In the soft mists of dawn, or among the orchards and eucalyptus groves at dusk, the valley speaks its spatial coordinates in the voices of cranes. On the flat valley floor, the visible world contracts easily to a circle of a few dozen meters, or soars far to the high peak of the Hermon and the ridges and mountains that hem its sunken rift on either side. The clamour of flocking cranes at the feeding point on the Agmon lake, and the calls of individual birds and family groups scattered among the orchards, fields, and ditches, mark out the close and distant spaces of the valley. Their voices are joined by a tumult of other activity – crop-spraying planes quarter the agricultural lands, pumps throb, blackbirds sing, cars hum on the distant highway, raptors mew, radios blare out ‘oriental’ pop music, and in the evenings, jackals call.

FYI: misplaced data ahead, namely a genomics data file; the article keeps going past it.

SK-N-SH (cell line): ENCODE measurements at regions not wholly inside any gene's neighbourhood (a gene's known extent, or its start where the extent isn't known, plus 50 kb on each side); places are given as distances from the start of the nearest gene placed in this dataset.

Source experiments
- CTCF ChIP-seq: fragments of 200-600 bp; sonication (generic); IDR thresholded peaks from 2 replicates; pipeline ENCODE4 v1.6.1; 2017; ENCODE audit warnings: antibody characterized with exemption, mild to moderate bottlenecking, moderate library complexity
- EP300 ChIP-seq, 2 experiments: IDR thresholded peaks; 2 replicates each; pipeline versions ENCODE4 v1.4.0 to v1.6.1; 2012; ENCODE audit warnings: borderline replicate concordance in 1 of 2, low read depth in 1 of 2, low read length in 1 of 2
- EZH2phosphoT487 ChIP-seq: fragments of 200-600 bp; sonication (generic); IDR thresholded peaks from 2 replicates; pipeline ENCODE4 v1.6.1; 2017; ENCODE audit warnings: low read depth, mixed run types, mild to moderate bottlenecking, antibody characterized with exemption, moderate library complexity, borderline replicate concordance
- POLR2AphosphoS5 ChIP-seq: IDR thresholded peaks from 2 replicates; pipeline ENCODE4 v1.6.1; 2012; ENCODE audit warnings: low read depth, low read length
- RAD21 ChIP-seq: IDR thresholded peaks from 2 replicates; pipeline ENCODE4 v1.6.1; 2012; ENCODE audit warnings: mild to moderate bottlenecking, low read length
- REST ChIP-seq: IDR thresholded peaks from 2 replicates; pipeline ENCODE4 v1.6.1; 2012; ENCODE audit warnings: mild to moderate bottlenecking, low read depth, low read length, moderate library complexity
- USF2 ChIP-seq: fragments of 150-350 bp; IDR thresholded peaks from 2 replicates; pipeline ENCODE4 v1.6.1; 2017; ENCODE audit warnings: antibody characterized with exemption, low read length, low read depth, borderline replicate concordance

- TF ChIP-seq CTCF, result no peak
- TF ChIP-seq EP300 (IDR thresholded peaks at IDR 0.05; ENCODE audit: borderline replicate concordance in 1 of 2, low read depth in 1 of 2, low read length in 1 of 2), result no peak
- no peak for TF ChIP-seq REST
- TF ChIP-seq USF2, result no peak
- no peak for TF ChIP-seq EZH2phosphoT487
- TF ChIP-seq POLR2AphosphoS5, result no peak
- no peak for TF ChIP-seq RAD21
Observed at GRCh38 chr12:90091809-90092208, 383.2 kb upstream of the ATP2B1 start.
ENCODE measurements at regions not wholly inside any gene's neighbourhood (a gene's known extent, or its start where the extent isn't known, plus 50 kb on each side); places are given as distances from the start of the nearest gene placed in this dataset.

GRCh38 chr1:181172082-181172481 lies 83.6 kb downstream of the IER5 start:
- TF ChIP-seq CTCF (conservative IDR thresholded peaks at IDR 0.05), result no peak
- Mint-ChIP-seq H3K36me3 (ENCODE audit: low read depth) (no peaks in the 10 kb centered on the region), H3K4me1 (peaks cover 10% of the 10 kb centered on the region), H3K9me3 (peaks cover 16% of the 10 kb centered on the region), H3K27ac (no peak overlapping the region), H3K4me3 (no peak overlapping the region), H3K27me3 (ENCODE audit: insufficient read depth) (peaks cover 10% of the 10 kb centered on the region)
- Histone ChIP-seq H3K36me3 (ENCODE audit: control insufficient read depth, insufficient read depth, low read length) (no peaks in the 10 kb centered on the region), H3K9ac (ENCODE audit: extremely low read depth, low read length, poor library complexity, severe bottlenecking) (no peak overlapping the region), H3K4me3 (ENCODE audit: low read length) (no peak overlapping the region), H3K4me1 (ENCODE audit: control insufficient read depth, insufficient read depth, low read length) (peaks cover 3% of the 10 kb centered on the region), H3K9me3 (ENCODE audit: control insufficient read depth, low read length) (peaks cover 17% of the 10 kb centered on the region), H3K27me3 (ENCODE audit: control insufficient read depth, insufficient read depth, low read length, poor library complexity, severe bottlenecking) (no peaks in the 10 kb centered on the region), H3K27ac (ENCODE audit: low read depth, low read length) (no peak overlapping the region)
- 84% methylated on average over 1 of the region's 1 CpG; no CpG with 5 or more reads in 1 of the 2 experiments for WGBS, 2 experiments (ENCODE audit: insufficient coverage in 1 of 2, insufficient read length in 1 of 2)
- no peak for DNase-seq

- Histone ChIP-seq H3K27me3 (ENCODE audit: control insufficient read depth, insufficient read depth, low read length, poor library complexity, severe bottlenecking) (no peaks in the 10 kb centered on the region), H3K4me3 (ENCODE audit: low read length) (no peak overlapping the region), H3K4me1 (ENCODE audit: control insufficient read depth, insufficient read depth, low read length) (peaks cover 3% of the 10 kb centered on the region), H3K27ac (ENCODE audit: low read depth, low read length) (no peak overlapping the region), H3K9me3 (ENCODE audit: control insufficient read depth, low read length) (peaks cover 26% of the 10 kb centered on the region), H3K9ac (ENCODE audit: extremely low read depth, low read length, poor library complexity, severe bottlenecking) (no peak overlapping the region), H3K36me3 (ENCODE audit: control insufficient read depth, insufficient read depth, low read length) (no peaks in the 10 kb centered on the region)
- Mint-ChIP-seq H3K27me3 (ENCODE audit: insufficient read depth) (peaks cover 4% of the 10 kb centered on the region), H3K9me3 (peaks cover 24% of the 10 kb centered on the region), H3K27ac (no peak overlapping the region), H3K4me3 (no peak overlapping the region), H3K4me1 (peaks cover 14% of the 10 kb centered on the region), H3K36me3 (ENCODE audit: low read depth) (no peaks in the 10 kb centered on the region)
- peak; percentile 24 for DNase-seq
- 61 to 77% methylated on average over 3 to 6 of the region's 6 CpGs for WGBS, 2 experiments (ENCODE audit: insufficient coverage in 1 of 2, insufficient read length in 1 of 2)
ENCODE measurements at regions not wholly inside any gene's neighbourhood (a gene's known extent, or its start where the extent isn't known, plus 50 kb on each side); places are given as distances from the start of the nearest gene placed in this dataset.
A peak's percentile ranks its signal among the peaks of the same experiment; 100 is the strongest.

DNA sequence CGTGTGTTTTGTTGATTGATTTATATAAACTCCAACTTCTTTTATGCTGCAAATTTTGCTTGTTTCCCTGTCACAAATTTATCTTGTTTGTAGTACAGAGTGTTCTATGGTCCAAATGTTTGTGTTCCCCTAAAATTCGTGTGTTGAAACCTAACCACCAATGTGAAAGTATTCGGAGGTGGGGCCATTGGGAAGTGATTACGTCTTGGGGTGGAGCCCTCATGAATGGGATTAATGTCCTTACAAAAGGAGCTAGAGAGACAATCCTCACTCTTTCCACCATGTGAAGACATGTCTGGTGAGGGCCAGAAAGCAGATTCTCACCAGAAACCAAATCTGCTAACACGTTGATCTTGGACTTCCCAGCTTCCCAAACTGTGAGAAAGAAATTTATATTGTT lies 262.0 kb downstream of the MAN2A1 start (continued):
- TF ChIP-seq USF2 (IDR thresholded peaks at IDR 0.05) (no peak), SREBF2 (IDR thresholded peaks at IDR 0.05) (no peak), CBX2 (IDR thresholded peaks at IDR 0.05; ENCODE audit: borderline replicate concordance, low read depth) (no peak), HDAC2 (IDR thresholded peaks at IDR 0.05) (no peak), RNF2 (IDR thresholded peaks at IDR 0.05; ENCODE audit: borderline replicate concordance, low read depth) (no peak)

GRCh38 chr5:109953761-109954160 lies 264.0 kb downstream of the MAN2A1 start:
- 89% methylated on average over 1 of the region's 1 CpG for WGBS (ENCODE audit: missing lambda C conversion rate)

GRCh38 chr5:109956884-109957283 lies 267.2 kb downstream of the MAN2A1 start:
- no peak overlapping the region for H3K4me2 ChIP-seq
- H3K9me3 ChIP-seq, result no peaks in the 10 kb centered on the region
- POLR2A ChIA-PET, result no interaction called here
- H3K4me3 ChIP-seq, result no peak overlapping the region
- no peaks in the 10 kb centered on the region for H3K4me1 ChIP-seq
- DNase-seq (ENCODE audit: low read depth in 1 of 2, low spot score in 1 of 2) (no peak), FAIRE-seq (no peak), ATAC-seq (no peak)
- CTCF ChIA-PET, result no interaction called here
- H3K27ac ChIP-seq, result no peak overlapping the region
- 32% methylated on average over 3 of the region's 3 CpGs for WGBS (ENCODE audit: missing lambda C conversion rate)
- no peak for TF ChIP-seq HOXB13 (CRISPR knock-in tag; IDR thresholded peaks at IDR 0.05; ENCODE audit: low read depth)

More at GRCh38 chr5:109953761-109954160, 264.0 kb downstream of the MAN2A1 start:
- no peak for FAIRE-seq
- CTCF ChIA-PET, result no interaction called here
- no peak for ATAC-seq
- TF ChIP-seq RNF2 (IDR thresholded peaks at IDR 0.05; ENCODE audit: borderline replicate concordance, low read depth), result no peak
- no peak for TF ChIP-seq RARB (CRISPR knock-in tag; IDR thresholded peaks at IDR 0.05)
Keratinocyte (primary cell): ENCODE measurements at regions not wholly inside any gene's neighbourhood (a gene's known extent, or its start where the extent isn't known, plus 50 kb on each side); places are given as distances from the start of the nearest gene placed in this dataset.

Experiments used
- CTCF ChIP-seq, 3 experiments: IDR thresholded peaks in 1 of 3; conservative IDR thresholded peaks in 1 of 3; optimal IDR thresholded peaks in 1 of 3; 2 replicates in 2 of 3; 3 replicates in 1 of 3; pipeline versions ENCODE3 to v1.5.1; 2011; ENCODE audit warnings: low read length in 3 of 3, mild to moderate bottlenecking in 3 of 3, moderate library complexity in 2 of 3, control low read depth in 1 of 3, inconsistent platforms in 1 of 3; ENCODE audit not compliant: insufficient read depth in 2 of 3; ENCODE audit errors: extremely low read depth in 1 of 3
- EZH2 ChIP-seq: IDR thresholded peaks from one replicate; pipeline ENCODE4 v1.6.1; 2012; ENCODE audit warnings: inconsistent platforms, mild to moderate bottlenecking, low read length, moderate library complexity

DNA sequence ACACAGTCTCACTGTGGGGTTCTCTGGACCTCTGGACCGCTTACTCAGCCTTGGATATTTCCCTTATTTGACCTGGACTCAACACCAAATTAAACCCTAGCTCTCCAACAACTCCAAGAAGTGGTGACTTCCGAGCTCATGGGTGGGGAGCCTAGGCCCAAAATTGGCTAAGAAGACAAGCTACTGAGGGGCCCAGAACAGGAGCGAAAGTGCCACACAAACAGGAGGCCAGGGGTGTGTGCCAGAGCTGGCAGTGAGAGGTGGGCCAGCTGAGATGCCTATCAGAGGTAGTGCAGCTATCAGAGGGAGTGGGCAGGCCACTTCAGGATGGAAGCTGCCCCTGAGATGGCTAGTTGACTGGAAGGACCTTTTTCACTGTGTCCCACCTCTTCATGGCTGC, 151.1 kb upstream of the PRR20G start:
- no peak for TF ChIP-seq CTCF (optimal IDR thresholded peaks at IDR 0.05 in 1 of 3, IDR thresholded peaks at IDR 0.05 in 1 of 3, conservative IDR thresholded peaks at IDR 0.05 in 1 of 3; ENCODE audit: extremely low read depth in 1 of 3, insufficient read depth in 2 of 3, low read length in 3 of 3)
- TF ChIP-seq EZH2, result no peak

The previous weekend, I followed the River Jordan from my temporary base in Yesud HaMa’ala to where it opens out into the Sea of Galilee. By taking my time to walk the river, I hoped to get a clearer sense of where I was, to orientate myself to the flows and spaces of the valley. The river cuts down through rugged hills of basalt – the lip of the Huleh, spilled from the volcanic plateau of the Golan. Between the sunken plain of the Huleh and the Sea of Galilee it falls nearly 300 metres, dropping through the threshold of sea level into the depths of the tectonic rift.